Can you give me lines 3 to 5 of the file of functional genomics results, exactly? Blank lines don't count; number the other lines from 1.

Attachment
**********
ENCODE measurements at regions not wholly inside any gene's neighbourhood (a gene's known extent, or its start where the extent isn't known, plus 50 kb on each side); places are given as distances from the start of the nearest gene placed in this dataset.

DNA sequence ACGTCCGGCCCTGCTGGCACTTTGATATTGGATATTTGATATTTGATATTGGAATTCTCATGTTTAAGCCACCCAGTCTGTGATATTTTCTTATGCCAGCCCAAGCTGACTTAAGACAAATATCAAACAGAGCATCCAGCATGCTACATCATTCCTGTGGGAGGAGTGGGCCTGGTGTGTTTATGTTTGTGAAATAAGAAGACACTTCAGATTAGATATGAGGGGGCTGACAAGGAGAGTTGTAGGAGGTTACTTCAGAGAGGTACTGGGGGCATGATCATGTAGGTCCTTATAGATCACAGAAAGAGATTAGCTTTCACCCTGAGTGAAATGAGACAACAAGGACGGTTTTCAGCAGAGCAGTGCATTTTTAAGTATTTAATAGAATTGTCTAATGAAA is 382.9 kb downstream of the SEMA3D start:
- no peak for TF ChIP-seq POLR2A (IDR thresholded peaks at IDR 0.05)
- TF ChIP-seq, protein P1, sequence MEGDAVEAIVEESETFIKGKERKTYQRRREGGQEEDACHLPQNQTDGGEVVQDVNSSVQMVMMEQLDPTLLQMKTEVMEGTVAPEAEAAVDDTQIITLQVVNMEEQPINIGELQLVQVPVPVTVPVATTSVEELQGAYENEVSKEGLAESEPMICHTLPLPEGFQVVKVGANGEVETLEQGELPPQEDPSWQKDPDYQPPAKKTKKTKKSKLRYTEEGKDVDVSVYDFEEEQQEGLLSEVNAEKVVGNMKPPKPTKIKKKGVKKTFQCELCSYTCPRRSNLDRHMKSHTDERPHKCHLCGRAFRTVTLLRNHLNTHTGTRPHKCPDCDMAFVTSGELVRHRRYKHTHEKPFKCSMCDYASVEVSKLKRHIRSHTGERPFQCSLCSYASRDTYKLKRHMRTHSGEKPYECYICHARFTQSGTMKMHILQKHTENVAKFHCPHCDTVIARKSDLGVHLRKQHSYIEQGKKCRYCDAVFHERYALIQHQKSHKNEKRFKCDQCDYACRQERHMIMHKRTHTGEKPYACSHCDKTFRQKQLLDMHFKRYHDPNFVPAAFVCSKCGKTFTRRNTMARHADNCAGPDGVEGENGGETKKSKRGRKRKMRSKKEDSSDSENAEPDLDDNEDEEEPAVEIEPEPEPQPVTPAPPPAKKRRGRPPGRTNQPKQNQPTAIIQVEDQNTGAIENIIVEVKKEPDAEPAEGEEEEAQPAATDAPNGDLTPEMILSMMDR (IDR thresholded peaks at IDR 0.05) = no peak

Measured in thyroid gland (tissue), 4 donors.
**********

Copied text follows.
- no peak for TF ChIP-seq POLR2A (IDR thresholded peaks at IDR 0.05)
- TF ChIP-seq, protein P1, sequence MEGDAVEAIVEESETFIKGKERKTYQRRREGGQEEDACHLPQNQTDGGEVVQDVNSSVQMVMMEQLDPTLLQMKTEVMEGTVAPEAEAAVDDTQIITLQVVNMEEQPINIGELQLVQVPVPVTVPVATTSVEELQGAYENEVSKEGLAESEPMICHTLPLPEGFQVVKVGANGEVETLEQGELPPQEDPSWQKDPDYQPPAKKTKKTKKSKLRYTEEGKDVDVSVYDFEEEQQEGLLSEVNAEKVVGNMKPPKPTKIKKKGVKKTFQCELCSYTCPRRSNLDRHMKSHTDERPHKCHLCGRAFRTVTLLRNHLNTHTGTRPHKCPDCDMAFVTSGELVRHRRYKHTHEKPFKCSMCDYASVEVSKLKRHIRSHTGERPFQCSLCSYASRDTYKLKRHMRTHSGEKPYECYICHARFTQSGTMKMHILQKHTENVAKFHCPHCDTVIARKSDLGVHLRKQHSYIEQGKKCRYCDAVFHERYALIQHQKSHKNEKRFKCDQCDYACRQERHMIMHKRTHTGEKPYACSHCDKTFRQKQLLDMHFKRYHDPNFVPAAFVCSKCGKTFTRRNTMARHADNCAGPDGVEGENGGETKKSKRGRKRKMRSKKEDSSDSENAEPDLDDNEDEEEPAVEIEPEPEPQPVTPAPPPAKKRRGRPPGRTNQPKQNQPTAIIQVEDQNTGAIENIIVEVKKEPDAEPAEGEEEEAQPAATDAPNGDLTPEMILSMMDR (IDR thresholded peaks at IDR 0.05) = no peak

Measured in thyroid gland (tissue), 4 donors.